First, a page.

EOSS is NOT trying to reinvent RDF. We just customize the practice a bit.

EOSS uses a custom grid to bring a common frame of reference to position reporting that is slightly more intuitive and much more easily passed via radio than straight latitude/longitude information. We can use this information coupled with a bearing from each tracker in a computer program (real-time during a flight) to generate extremely accurate position information from team members.

In order to participate:

You will need a map that exactly matches the MapsCo Inc.

Colorado Centennial Wall Map 33"x42"

The map is a 1:600,000 scale map of the state of Colorado. It is available from the MapsCo store in a fold up map, a flat paper map and a laminated version of the flat paper.

You will need the EOSS grid overlay

Get that HERE

You should have a GPS but it is NOT a requirement.

You should have a laptop computer but it is also NOT a requirement.

If you had both a GPS and a computer then you should get Nick Hanks GridCalc program. With it you don't really need the Map above as you can enter in some information into the computer program (Grid reference point) and it will get your current latitude and longitude from the GPS and convert it into a Grid Position for the tracking and recovery coordinator.

If you do NOT have a computer but you do have a GPS, DO NOT, repeat DO NOT try to tell the tracking and recovery coordinator your location by latitude and longitude. It is a very time consuming process (is that in degrees, minutes and seconds or degrees and decimal minutes or perhaps in decimal degrees, etc.) He will not be able to accurately place you on the map until he converts your position to an EOSS grid location. The T&R coordinator does NOT have time to do that.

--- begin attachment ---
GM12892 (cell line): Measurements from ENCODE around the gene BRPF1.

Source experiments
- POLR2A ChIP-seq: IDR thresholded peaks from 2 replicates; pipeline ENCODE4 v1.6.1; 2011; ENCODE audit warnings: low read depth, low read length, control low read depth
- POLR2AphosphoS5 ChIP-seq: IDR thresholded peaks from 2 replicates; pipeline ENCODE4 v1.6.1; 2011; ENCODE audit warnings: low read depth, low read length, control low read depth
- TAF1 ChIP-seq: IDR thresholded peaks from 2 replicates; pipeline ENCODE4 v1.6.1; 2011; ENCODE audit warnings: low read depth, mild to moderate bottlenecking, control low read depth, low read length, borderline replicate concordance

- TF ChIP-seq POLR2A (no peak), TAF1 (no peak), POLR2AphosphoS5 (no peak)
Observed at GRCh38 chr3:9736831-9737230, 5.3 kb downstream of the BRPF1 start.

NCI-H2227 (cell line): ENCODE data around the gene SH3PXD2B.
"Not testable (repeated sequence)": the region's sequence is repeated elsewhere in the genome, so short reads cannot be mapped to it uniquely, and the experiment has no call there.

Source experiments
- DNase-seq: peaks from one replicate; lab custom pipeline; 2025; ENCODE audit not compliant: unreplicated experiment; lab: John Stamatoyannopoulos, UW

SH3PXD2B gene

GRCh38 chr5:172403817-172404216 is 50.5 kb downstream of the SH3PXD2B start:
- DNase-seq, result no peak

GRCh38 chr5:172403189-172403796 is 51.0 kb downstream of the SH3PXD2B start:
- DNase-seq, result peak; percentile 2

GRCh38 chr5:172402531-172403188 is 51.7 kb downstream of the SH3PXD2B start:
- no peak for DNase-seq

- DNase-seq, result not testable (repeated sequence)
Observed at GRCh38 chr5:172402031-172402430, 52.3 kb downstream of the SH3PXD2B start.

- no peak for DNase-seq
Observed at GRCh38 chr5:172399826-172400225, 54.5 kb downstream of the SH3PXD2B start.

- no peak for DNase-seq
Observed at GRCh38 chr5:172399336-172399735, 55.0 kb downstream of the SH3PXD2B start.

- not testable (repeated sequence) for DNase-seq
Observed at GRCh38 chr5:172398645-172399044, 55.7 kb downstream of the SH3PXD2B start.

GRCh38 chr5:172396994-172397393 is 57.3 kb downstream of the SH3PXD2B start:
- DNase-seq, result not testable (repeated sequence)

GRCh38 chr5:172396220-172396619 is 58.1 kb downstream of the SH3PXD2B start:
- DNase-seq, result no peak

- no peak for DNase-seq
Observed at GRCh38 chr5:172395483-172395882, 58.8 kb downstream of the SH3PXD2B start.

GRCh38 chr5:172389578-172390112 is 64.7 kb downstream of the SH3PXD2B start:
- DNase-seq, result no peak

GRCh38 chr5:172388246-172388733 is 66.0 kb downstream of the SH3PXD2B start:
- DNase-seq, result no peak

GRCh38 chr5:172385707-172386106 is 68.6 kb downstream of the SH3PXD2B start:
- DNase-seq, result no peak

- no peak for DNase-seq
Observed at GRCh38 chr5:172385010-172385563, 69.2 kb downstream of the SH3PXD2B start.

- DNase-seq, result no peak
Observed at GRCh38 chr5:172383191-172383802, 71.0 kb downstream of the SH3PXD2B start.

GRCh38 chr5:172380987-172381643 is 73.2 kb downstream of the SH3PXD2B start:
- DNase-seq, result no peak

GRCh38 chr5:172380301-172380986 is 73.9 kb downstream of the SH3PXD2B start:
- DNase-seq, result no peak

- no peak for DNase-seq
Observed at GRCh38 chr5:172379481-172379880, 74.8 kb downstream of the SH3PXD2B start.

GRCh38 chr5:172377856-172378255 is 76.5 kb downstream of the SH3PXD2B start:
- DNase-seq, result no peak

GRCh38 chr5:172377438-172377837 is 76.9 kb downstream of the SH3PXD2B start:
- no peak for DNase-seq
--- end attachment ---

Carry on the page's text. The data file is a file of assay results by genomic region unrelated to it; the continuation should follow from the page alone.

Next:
There are two on the air resources you can use to get a grid position if you have a latitude and longitude. Nick Hanks, N0LP, who is usually at the launch site running under the callsign of AE0SS who is the author of Grid Calc can often provide you with a grid position. Rick von Glahn, N0KKZ, who does the pre and in flight predictions can convert your lat/long into a grid position.

As far as the RDF part of the operation goes, just do what you always do. However, if this is your first time DFing a balloon, consider this balloon specific RDF problem. If the balloon is directly overhead it is almost impossible to establish an accurate bearing. You are pointing your directional antenna almost straight up into the air. Move it a few inches this way and you are swinging through many degrees of azimuth. Move it that far while pointing at the horizon and you are moving through a few degrees but nowhere near the amount at the zenith. Consider, if the balloon is actually at 89� elevation at an azimuth of 270 degrees true and you move the antenna an inch or two to the east that suddenly turns into 89�  elevation with a bearing of 90 degrees true. The computer program will simply discard your bearing as it is pointing in a direction directly away from the convergence of the other tracking and recovery teams. So, be aware, the higher in elevation the more prone to inaccuracy of azimuth your bearings are likely to be. Be very careful when measuring anything above 60 degrees. It always helps to have a second team member with the compass taking the bearing by "looking over your shoulder". That way you can keep your attention focused on the airborne payload, the bearing taker can just consider the direction to the horizon your beam is pointing.

The farther away you are, generally the better your bearing until the payload systems parachute down to a lower altitude that will present a much lower elevation target to DF on.

You are encouraged to participate in the monthly Fox Hunts in the Denver area to hone your RDF skills.